"I figure when some people hate you, you’re doing something right."
— Steph Curry, SF Warrior MVP
Self-publishing my book was much tougher than writing it, and getting it out there for people to see that it exists – plugging it – has been a real learning experience.
The first thing I learned is that not everybody I write about likes to be written about. They may see the past differently, or don’t want to be reminded of those times. My own wife tells me not to write about her...oops, sorry sweetheart.
My ex-wife said I made her seem like a slut. I should tell her to mellow out, those were the Sixties, the era of sex, drugs, and rock n’ roll. I mean, I was just trying to tell my story of why I left Milwaukee and headed to California. She has also said, more than once, “You’re welcome.”
Then there’s an old friend who became a raving drunk and told me the story of how AA saved his life. I wrote it, and when he read it he said, “What happens in AA stays in AA.” That’s the last email I got from him.
In fact, I read the piece at my local writers group and one member was on his side, saying that she was also an alcoholic, but thanks to AA she has been sober for twenty-three years. I felt like saying, “Bummer,” but I think my response was something like, “I don’t really care about AA’s philosophy.”
She got up and stormed out, causing her husband, who was sitting next to me to say, “Oh-oh, I think she’s pissed.” I apologized to her later, but I didn’t mean it.
Oh sure, I also got compliments, but as much as I love praise and appreciate those who did read it and tell me they liked it, the negatives seem to bother me more than they should. Maybe that’s one reason I’m writing this?
Another friend from the good old days was disappointed because I didn’t seek redemption like my old raving drunk friend did through AA. She was referring to how I treated the mother of my children by shooting and eating one of her puppies. Did I really do that? I guess you’ll have to read the book to find out.
The one that hurt the most was when my oldest sister said she was “extremely upset” that I wrote about her family. I felt like saying, “Well, I’m extremely upset that you’re extremely upset!” But I apologized, and haven’t heard from her or any of her family members since.
I should point out that I’ve always been the Black Sheep of the family, and to admit in my memoir to drug use and what a bad boy I was back in the day was bound to have repercussions. Maybe I should have written about myself in the third person and called it a novel?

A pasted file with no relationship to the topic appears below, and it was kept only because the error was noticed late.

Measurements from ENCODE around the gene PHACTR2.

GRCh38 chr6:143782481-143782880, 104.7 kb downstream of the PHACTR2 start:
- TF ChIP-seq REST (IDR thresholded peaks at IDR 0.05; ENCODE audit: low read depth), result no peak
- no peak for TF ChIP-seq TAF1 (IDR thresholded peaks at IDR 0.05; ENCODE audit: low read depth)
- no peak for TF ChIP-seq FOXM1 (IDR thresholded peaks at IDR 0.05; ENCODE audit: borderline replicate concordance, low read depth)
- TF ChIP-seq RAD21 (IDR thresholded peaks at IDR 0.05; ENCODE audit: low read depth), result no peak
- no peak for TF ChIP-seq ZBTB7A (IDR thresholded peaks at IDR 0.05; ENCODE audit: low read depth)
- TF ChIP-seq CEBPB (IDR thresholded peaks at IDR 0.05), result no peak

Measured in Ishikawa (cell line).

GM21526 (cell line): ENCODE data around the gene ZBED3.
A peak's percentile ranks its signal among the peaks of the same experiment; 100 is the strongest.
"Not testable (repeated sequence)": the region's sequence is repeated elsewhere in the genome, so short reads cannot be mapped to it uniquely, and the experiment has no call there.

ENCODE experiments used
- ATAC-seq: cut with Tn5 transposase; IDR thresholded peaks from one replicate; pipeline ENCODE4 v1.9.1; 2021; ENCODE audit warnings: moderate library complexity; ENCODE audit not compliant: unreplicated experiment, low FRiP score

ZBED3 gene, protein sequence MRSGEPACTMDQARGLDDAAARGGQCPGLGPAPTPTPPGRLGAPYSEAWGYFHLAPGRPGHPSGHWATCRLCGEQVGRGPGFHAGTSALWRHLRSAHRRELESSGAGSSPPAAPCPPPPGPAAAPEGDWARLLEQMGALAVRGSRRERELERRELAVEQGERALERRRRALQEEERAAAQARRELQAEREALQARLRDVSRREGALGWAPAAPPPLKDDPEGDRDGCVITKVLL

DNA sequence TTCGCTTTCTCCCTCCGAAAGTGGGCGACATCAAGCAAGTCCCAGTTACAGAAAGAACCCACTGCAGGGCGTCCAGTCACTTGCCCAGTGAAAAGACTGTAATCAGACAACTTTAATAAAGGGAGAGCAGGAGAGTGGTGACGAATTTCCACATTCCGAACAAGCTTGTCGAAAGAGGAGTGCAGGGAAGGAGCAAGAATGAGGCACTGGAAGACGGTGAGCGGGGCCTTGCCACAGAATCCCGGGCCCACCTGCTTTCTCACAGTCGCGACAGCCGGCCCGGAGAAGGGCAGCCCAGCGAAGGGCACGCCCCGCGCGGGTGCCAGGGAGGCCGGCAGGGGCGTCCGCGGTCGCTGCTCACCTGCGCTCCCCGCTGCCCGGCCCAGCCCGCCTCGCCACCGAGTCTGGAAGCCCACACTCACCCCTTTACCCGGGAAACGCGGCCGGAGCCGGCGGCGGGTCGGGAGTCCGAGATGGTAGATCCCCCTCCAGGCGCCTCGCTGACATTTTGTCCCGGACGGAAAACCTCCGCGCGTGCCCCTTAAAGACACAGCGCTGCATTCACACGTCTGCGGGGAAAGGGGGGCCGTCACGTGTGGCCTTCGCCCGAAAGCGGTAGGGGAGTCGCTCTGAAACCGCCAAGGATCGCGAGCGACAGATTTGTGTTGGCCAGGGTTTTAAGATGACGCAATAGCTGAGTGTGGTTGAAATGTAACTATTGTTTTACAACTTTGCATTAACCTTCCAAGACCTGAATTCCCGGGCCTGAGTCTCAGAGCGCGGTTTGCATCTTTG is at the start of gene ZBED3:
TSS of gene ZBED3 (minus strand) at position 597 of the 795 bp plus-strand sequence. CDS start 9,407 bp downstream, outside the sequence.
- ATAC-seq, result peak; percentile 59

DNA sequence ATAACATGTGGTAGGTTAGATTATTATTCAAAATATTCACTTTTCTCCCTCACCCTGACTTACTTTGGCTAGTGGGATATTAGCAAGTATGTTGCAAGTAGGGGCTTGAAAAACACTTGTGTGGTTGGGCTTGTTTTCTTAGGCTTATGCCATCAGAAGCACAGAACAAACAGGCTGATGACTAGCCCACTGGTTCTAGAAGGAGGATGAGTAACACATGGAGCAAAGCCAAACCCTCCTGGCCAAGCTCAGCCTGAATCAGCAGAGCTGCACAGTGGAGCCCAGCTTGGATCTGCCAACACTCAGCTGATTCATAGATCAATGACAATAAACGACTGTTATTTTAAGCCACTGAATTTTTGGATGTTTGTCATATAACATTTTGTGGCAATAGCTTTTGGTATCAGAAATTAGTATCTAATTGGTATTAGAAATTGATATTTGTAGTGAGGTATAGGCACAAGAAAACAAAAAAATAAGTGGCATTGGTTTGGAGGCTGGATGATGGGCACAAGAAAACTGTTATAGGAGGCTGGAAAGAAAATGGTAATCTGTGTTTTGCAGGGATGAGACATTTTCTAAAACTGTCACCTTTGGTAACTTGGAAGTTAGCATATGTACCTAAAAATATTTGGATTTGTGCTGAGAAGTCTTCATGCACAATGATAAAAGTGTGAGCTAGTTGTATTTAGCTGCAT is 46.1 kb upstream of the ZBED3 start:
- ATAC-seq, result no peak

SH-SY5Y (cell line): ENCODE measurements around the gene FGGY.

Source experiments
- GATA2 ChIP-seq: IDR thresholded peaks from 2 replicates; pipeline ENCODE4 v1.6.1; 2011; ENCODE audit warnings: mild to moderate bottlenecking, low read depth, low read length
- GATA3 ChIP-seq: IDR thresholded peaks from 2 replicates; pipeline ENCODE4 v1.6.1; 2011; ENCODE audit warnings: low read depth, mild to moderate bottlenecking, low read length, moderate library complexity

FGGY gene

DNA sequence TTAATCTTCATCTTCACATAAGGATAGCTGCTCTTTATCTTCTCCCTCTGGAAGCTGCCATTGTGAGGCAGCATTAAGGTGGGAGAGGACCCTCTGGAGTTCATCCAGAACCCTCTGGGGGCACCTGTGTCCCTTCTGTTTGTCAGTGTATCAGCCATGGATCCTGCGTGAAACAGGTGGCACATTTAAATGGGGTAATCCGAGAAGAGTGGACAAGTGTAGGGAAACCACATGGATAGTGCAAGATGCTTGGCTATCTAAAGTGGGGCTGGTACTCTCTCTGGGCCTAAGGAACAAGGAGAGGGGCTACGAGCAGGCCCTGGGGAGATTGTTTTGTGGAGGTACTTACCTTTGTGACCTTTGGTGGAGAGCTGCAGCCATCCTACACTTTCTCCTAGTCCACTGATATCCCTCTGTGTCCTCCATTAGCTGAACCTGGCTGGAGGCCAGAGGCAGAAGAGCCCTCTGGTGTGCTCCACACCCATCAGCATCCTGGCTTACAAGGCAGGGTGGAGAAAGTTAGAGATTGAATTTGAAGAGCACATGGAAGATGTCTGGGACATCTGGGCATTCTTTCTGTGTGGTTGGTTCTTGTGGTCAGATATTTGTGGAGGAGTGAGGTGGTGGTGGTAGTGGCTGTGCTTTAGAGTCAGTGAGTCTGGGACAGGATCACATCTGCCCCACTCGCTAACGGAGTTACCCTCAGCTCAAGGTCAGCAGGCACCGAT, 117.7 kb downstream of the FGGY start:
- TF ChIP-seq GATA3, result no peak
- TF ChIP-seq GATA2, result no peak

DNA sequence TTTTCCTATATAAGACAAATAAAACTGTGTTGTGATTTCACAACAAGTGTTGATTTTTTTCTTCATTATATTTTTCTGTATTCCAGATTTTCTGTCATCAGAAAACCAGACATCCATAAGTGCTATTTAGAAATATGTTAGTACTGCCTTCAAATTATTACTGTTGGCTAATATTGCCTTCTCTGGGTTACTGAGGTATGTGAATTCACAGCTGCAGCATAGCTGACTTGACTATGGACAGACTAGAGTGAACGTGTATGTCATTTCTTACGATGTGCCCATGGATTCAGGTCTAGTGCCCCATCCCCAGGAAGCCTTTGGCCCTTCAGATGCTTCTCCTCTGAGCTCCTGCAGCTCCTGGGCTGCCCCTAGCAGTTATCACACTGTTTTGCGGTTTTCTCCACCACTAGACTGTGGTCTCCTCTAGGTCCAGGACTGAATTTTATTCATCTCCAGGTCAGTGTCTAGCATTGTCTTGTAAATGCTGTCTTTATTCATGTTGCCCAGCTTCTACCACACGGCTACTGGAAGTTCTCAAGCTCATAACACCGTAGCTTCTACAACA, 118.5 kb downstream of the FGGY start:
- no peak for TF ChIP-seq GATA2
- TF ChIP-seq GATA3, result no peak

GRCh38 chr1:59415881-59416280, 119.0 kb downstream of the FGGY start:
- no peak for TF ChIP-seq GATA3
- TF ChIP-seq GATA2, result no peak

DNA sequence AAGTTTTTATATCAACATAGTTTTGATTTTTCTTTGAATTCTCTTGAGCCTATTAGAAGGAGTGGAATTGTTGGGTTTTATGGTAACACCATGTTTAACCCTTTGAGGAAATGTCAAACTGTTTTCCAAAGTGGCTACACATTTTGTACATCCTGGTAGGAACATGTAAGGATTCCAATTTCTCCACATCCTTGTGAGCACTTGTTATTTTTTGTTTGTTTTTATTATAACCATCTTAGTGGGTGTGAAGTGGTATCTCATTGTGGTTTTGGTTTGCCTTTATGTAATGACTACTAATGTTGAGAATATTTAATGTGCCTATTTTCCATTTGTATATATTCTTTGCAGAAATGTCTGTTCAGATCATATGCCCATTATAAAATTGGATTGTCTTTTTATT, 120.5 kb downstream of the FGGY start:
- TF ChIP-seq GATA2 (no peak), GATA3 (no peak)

I also learned not to ask anyone if they’ve read the book. If they haven’t they feel backed into a corner, giving me some lame excuse, but if they’ve read it and liked it they will usually tell me without my asking. I learned that no response is better than a negative one.
Another surprise was when two old friends I offered my book to didn’t want it. They both had a similar response, looking at it and saying, “I don’t really read,” and handing it back to me. It seemed like an honest response, but it really surprised me, and I felt like saying, “Dude, you can’t be serious!”
Probably one of the toughest to take was when a member of my Hawaii Writers Guild wrote on a piece I shared with the group in one of our weekly reads, “This may sound harsh, but what makes you think that everything you write is interesting.”
Ouch! This actually made me face up to the fact that maybe I’m a boring guy after all? My wife would probably agree with that, but she’s biased because she knows me so well...there I go again. Before I start weeping, let me give a few examples of the kind of feedback I really like.
I returned to Willits in the fall of 2017 just days before my book came out. This of course helped sell books in the hometown I had spent half my life. Many of my old friends were either mentioned in the book or knew others in the book.
Thanks to Louis Rohlicek, who wrote a review in the Willits Weekly, my reading at the Willits Library attracted other local authors and old friends, some I hadn’t seen in years. That was definitely a high point for me and a big plug for my book. It even spiked sales at the local bookstore.
Bruce Anderson wrote this about the first story in the book: “Great piece, Jim. Really good. Your account of arriving in San Francisco in the teeth of the flowerchild-ism is the best I’ve ever read.”
Shirley Ching wrote: “Wow, I really enjoyed your stories! You clearly make your point, with lots of witty humor in between. Thanks for sharing some of your life’s angst.”
Kathleen Roberts wrote: “I liked your book :) It caused discussion and that’s what a good book does.”
And recently I noticed that Nick Hoppe writes a weekly column for the SF Chronicle, so I couldn’t help but wonder if he was the son of Art Hoppe, the longtime SF columnist from the Sixties, Seventies and beyond, so I asked him in an email. Then before sending it, I attached my story about meeting Art Hoppe at a party in SF back in 1970. Here’s his response.
“Thanks for sending the story, Jim. I enjoyed it immensely. Art Hoppe is indeed my dad—you captured him well, especially his wonderful laugh. He was the best, and definitely not a snob. Thanks for the memories, much appreciated. Nick.”
And this does not include the four 5 star reviews on Amazon.com. Go to Flashbacks: A Memoir and check it out.